The Anonymous Widower

Highview Power Keeping Up Momentum

The title of this post is the same as that of this article on Gas World.

This is the introductory paragraph.

It’s full steam ahead for Highview Power as the energy storage provider’s CEO and President today updated on operations.

It does look thatHighview are optimistic since their partnership with Sumitomo Heavy Industries was announced, that I wrote about in Japanese Giant Sumitomo Heavy Invests In Liquid-Air Energy Storage Pioneer.

I am optimistic too!

  • Highview’s system uses no difficult technology or rare materials.
  • The system can provide large amounts of storage, which we are going to need with all the wind farms we are developing.
  • From my Control Engineering and mathematical modelling experience, I believe, these systems can be used to boost power, where it is needed, in the same way gas-fired power stations do.

But above all, Highview Power has created a standalone energy storage system for the Twenty-First Century, that catches the needs and moods of the Age!

Our energy system is changing and it not expressed any better, than in this article on Physics World, which is entitled Does The UK Need 40 GW Of Firm Capacity?

This is the opening sentence.

Whether it comes from nuclear plants or fossil fuel-fired power stations with carbon capture and storage (CCS), the UK will need 30-40 GW of new “firm” low-carbon baseload generation by 2050 to meet the net-zero emissions target, Greg Clark reportedly said.

I don’t think that the country will allow any Government of the UK to build that much nuclear capacity and I have my doubts about the feasibility of large scale CCS. I also don’t think, the public will allow the building of large coal-fired power stations, even with CCS. And they don’t like nuclear either!

On Wikipedia, Wind Power in the UK, says this about the current Round 3 of proposals for wind farms.

Following on from the Offshore wind SEA announced by the Government in December 2007, the Crown Estate launched a third round of site allocations in June 2008. Following the success of Rounds 1 and 2, and important lessons were learnt – Round 3 was on a much bigger scale than either of its predecessors combined (Rounds 1 and 2 allocated 8 GW of sites, while Round 3 alone could identify up to 25 GW).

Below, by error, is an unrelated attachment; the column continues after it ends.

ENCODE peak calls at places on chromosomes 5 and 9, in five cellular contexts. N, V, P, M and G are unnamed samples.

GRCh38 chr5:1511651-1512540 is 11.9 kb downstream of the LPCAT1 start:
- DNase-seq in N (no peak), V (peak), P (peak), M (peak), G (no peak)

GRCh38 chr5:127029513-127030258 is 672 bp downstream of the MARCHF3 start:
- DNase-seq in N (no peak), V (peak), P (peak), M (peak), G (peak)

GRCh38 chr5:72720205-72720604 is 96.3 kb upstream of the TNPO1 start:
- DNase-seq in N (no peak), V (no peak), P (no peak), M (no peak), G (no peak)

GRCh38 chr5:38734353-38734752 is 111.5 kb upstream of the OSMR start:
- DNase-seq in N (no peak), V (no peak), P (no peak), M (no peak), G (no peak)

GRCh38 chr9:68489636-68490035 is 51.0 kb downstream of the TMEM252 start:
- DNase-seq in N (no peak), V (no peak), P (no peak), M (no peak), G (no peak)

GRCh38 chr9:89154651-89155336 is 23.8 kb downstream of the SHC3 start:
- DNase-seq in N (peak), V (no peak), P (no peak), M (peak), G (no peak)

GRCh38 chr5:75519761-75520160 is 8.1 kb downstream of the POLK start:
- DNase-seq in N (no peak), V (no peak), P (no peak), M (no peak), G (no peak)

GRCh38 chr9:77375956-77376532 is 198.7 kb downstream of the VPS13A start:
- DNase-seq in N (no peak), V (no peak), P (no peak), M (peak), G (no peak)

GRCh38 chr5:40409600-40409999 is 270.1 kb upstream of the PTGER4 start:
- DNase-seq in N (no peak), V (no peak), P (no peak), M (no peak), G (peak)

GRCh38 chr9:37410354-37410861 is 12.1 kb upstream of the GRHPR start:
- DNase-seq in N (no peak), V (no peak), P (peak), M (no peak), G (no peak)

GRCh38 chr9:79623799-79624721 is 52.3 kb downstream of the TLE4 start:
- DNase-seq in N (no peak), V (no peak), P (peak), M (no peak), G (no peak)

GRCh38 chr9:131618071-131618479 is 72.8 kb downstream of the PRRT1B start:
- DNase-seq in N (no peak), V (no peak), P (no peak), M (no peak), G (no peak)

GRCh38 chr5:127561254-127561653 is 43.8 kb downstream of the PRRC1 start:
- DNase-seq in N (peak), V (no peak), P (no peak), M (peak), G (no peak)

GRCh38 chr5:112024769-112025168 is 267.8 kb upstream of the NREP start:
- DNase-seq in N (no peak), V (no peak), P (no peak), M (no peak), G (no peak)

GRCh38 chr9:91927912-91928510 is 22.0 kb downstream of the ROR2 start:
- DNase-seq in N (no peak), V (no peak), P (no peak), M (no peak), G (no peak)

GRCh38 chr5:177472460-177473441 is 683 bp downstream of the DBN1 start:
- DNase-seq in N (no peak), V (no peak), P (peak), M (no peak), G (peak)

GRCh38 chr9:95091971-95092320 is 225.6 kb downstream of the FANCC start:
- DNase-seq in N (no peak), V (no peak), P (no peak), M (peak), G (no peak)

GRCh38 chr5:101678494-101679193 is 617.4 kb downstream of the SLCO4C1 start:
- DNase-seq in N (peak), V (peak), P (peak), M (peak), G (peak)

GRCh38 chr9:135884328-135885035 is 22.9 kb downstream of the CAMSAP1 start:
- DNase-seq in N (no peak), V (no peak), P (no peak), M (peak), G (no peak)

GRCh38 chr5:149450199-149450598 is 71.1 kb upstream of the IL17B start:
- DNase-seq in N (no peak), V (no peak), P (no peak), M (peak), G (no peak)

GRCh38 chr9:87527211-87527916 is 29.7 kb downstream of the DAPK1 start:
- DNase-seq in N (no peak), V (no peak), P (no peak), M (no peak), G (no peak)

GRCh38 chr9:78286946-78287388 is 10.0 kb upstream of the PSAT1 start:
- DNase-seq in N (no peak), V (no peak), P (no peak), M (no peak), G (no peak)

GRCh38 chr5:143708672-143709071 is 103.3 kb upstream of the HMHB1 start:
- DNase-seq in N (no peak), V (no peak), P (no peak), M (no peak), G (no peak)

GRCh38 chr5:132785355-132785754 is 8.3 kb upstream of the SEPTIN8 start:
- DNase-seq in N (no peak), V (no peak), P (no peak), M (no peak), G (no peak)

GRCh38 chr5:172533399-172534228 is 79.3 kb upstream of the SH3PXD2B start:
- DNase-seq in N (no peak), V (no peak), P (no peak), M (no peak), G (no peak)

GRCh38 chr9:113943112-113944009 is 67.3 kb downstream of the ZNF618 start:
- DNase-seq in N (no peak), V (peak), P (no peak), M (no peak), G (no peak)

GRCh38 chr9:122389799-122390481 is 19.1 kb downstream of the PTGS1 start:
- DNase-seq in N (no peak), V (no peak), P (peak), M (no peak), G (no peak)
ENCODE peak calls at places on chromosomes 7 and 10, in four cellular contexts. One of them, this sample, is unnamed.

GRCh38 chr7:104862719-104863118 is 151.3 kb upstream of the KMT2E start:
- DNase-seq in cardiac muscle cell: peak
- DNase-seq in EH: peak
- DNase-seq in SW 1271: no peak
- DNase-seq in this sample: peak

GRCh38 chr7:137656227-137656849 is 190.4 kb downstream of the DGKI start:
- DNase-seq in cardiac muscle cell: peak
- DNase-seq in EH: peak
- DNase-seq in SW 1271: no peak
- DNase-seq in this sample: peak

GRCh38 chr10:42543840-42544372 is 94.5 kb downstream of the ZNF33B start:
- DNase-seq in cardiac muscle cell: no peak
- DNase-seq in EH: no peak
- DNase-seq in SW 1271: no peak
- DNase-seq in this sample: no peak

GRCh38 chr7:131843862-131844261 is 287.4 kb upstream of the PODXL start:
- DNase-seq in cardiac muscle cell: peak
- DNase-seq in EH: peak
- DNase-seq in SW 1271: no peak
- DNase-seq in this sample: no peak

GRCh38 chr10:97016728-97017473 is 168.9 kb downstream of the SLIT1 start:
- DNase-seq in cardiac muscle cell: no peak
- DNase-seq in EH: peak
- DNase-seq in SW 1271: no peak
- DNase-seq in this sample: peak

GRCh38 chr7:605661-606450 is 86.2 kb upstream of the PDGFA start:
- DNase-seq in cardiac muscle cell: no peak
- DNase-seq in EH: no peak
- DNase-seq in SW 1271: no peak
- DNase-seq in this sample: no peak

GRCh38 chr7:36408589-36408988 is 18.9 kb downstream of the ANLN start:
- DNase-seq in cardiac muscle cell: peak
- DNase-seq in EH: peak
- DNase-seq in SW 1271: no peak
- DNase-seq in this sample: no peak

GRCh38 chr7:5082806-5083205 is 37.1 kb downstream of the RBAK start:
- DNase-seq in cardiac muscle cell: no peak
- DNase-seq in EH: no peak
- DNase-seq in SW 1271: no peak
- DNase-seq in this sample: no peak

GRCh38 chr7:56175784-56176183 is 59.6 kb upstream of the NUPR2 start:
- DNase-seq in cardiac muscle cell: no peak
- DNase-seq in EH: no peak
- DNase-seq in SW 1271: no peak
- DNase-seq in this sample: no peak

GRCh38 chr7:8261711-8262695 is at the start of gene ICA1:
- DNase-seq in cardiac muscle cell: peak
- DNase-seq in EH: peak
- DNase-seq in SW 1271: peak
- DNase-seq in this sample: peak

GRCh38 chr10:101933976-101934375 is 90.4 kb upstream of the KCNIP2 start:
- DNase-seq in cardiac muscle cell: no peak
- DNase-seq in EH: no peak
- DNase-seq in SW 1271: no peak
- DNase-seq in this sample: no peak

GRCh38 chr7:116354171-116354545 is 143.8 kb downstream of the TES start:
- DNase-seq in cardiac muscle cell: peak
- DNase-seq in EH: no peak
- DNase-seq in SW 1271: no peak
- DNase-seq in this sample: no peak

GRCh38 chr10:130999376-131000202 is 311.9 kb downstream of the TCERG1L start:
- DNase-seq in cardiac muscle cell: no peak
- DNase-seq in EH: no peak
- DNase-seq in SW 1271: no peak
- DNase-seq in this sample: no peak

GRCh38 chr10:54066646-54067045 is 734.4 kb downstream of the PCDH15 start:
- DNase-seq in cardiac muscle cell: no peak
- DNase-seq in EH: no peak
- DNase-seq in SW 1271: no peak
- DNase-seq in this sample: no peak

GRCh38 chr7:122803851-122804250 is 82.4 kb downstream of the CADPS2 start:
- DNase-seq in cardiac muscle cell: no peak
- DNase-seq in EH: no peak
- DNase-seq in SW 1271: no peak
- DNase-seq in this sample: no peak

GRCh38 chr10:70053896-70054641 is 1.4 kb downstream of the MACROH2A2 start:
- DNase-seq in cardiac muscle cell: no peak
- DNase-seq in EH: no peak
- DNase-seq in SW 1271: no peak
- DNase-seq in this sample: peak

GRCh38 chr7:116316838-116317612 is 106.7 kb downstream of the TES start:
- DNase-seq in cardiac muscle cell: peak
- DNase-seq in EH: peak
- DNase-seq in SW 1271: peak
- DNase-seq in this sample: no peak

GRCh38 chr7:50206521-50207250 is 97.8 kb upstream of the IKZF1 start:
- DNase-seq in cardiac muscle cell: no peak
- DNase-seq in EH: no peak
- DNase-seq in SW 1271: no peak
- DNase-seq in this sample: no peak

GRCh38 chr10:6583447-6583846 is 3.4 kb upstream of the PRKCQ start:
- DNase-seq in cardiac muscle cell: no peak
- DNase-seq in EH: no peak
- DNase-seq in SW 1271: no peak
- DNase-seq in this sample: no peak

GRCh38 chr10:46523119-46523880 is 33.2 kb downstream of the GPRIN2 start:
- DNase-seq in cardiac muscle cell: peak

If you think UK politics is a lot of wind and bluster, that is pussy-cat’s behaviour compared to the roaring lions around our shores.

Wikipedia then lists nine fields, with a total power of 26.7 GW, but some are not being built because of planning.

But we ain’t seen noting yet!

Wikipedia says this about Round 4.

Round 4 was announced in 2019 and represented the first large scale new leasing round in a decade. This offers the opportunity for up to 7GW of new offshore capacity to be developed in the waters around England and Wales.

The Agreements for Lease will be announced in 2021.

Wikipedia then makes these points.

  • Nuclear power stations have funding and technical problems.
  • Since the Fukushima nuclear disaster public support for new nuclear has fallen
  • The UK government increased its previous commitment for 40 GW of Offshore wind capacity by 2030, in the Queen’s Speech in December 2019.
  • In 2020, this represents a 355% increase in ten years.
  • It is expected the Crown Estate will announce multiple new leasing Rounds and increases to existing bidding areas throughout the 2020-2030 period to achieve the governments aim of 40 GW.
  • The Scottish Government has plans to chip in 6 GW.

I will add these feelings of my own

  • I have ignored the contribution, that better wind-power technology will make to get more GW for each billion pounds of investment.
  • I can see a day, in the not too distant future, when on a day in the summer, no electricity in the UK comes from fossil fuel.
  • There will be a merging between wind power and hydrogen generation, as I described in ITM Power and Ørsted: Wind Turbine Electrolyser Integration.
  • Traditional nuclear is dead, although there may be applications for small nuclear reactors in the future.
  • In parallel to the growth of wind power, there will be a massive growth of solar power.

But we will need to store some of this energy for times when the wind isn’t blowing and the sun isn’t shining.

  • Pumped storage hydroelectric schemes, as at Electric Mountain in Snowdonia may have a part to play as I described in The New Generation Of Pumped Storage Systems. But sadly, the UK doesn’t have the terrain for another 9.1 GWh scheme.
  • A lot of electricity will be converted to hydrogen to power industrial processes and augment and possibly replace natural gas in the UK’s gas network.
  • Some electricity will be stored in batteries in houses and vehicles, when it is most affordable and used, when it is more expensive.